Oscar nominations 2022: ‘The Power of the Dog’ leads with 12 nods, complete list

Netflix’s “The Power of the Dog” collected 12 Academy Award nominations on Feb. 8, including those for best picture and best director. (Video: Allie Caren/The Washington Post)
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Jane Campion’s slow-burning thriller “The Power of the Dog” triumphed at the 94th annual Academy Award nominations Tuesday morning, earning 12 nods — the most of any film.

“The Power of the Dog,” an adaptation of a novel set on a family ranch in 1920s Montana, was closely followed by “Dune,” Denis Villeneuve’s take on Frank Herbert’s sci-fi epic, which landed 10 nominations. “Belfast,” Kenneth Branagh’s fictionalized glimpse into his family’s final year living in Northern Ireland amid the Troubles, and “West Side Story,” Steven Spielberg’s on-screen revival of the beloved musical, tied for seven.

Rounding out the best-picture category were “Don’t Look Up,” Adam McKay’s climate change satire; “King Richard,” starring Will Smith as the tenacious father of tennis prodigies Venus and Serena Williams; “CODA,” the coming-of-age story of a hearing teenager raised by deaf parents; “Licorice Pizza,” Paul Thomas Anderson’s nostalgic tale set in the 1970s San Fernando Valley; “Drive My Car,” the Japanese drama focused on an unexpected bond between a young driver and an actor she chauffeurs; and “Nightmare Alley,” Guillermo del Toro’s version of the thriller about a carnival con man.

In another pandemic year that kept audiences mostly at home and out of theaters, streaming services provided a big boost to best-picture hopefuls: “The Power of the Dog” and “Don’t Look Up” were available on Netflix, “Dune” and “King Richard” had a temporary home on HBO Max and “CODA” streamed on Apple TV Plus.

Campion, who was nominated for best director alongside Spielberg, Branagh, Anderson and Ryusuke Hamaguchi for “Drive My Car,” became the first woman to be nominated for a second time in that category.

Spielberg also picked up his 11th nomination for best picture, the most for an individual producer. And Denzel Washington, who stars in “The Tragedy of Macbeth,” continued his own personal record as the most nominated Black actor in Oscars history.

Where to watch this year’s best-picture Oscar nominees

The best-song category will be star-studded this year: Beyoncé picked up her first Academy Award nomination for “Be Alive” from “King Richard,” while Billie Eilish also made her Oscar nom debut with “No Time To Die” from the James Bond film of the same name. While the smash hit “We Don’t Talk About Bruno” from Disney’s “Encanto” was inexplicably not submitted for consideration, Lin-Manuel Miranda still got a nod for the film’s “Dos Oruguitas.”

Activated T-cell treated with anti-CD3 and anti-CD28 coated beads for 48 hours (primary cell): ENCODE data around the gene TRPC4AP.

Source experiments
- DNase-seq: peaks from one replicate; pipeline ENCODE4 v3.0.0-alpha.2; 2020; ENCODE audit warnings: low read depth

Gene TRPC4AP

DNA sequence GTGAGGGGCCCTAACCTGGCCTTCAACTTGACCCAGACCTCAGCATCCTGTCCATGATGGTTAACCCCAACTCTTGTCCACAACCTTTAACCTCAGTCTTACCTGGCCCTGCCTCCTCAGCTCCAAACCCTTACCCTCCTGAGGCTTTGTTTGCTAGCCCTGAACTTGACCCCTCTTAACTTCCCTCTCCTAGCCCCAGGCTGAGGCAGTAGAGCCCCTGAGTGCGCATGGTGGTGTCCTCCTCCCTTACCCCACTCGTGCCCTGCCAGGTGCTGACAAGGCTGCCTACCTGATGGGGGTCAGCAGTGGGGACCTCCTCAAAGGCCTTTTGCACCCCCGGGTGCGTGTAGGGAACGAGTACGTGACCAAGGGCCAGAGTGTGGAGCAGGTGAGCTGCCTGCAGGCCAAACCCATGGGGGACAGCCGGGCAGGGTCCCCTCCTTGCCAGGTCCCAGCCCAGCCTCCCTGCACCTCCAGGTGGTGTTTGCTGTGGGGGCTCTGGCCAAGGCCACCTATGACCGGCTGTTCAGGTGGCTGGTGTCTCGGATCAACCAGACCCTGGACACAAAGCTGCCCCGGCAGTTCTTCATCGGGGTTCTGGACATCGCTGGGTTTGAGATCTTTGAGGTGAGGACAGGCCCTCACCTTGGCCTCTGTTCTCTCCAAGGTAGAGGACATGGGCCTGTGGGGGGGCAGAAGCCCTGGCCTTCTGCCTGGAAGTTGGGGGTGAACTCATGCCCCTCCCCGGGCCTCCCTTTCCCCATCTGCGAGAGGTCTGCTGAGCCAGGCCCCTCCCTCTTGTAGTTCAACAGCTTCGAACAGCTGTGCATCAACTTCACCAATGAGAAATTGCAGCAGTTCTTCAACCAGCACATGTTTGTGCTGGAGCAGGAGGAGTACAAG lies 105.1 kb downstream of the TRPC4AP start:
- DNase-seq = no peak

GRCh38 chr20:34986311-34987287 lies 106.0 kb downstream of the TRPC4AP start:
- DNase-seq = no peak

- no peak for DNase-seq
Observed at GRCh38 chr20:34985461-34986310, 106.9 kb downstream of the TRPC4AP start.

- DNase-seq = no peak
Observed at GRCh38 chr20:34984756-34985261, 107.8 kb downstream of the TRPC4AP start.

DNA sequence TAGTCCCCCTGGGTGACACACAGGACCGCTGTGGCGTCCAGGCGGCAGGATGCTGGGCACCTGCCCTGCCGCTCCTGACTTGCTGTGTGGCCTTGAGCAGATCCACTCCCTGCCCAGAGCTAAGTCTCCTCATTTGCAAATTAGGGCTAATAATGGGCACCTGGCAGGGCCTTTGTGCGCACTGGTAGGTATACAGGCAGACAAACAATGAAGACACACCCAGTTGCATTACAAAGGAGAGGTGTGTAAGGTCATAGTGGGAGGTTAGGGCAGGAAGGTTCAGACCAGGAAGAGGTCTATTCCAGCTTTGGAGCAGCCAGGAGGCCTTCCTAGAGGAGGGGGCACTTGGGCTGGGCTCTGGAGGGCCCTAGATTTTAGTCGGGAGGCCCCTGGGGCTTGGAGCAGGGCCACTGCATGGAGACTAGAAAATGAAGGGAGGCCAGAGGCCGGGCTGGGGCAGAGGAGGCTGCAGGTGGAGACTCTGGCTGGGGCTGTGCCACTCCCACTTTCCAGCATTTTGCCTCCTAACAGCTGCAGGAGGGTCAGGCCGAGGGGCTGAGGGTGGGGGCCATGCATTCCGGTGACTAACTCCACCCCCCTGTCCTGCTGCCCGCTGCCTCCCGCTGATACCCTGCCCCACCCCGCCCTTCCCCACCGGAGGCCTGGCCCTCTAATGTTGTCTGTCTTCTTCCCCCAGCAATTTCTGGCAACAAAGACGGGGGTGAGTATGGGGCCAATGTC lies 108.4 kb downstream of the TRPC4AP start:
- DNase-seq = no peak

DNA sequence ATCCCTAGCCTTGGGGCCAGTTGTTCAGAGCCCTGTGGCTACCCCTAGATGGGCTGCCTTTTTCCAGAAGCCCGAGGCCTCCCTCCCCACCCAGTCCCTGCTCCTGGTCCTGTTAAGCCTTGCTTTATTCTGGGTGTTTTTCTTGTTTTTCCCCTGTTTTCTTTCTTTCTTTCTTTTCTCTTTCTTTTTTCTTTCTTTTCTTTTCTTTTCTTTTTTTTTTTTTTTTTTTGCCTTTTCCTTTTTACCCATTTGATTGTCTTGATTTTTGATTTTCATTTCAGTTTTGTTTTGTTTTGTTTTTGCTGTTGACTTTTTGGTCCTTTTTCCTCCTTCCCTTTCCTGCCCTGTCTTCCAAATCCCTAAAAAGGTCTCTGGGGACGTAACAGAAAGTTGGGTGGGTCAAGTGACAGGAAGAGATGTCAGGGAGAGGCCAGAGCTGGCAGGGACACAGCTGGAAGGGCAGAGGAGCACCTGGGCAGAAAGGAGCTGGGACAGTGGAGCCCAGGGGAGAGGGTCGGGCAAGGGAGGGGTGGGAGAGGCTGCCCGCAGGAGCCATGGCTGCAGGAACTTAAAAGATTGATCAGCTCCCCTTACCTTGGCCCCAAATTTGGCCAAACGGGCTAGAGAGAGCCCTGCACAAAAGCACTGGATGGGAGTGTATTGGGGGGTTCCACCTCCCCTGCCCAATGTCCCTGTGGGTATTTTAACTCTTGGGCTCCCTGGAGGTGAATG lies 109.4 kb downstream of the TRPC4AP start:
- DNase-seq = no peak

And in other Oscars fun facts, the academy confirmed that Javier Bardem (“Being the Ricardos”) and Penélope Cruz (“Parallel Mothers”) are now the sixth married couple to be nominated for acting awards in the same year. (Kirsten Dunst and Jesse Plemons, both nominated for “The Power of the Dog,” are also engaged.)

The Oscars will air March 27 on ABC at 8 p.m. Eastern. The network has already confirmed that for the first time in three years, the ceremony will have a host; Variety reported that the producers are considering the idea of splitting the job among multiple people.

This year’s Oscar nominations made the art-vs.-popularity divide murkier than ever

Read our analysis of the top categories below.

Best picture

“Belfast”

“The Power of the Dog”

“West Side Story”

“Licorice Pizza”

“Dune”

“King Richard”

“CODA”

“Don’t Look Up”

“Drive My Car”

“Nightmare Alley”

Analysis: There are no surprises here, really. Kenneth Branagh’s semi-autobiographical “Belfast” and Jane Campion’s calculated “The Power of the Dog” were each considered a front-runner for this category, the latter racking up the most nominations of any film. A few other contenders were also directed by academy favorites, including the “West Side Story” remake (Steven Spielberg), the Bradley Cooper-starring adaptation of “Nightmare Alley” (Guillermo del Toro) and the nostalgic coming-of-age film “Licorice Pizza.” (Paul Thomas Anderson, who has landed twice as many screenplay nods, four, in the past as he has best picture.)

“CODA” landing a best picture nomination is a remarkable feat both for director Sian Heder and the deaf community, given that the intimate feature centers on the family dynamic of a teenager who is the only hearing person in her family. Ryusuke Hamaguchi’s “Drive My Car,” the sole international feature to land a nod here, was named last year’s best film by the National Society of Film Critics.